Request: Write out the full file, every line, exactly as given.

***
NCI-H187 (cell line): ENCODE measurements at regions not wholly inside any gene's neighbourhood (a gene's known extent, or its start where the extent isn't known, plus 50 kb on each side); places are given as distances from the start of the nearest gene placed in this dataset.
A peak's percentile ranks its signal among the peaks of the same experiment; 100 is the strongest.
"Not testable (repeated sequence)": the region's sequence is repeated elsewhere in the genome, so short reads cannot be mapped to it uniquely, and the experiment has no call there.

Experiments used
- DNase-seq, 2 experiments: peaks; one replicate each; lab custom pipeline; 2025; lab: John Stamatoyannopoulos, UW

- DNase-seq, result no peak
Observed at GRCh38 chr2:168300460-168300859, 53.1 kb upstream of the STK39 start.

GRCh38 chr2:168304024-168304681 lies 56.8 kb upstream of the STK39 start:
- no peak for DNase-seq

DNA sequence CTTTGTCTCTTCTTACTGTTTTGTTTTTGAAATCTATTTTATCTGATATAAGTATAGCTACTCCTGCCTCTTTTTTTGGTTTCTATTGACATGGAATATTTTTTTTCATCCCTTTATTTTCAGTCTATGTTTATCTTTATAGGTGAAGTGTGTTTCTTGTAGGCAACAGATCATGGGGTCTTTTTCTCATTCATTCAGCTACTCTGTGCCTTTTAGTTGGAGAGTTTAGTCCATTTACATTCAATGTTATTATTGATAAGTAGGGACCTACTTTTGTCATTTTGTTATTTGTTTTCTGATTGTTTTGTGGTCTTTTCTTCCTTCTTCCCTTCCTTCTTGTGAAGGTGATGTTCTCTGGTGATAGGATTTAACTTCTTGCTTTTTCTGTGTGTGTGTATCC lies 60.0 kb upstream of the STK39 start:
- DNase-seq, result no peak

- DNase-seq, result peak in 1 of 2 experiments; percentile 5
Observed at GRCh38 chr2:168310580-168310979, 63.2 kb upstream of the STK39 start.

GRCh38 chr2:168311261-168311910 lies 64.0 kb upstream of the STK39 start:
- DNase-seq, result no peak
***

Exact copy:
NCI-H187 (cell line): ENCODE measurements at regions not wholly inside any gene's neighbourhood (a gene's known extent, or its start where the extent isn't known, plus 50 kb on each side); places are given as distances from the start of the nearest gene placed in this dataset.
A peak's percentile ranks its signal among the peaks of the same experiment; 100 is the strongest.
"Not testable (repeated sequence)": the region's sequence is repeated elsewhere in the genome, so short reads cannot be mapped to it uniquely, and the experiment has no call there.

Experiments used
- DNase-seq, 2 experiments: peaks; one replicate each; lab custom pipeline; 2025; lab: John Stamatoyannopoulos, UW

- DNase-seq, result no peak
Observed at GRCh38 chr2:168300460-168300859, 53.1 kb upstream of the STK39 start.

GRCh38 chr2:168304024-168304681 lies 56.8 kb upstream of the STK39 start:
- no peak for DNase-seq

DNA sequence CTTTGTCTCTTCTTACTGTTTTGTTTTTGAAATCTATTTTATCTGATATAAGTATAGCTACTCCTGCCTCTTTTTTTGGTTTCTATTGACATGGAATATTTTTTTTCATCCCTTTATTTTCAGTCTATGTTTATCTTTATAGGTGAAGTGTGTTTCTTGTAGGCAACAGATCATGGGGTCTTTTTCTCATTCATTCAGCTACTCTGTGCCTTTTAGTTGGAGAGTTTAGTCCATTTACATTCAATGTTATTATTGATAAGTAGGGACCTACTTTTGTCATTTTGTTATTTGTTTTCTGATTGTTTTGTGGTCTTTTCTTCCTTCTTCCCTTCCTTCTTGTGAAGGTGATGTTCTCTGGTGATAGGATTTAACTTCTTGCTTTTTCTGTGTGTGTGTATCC lies 60.0 kb upstream of the STK39 start:
- DNase-seq, result no peak

- DNase-seq, result peak in 1 of 2 experiments; percentile 5
Observed at GRCh38 chr2:168310580-168310979, 63.2 kb upstream of the STK39 start.

GRCh38 chr2:168311261-168311910 lies 64.0 kb upstream of the STK39 start:
- DNase-seq, result no peak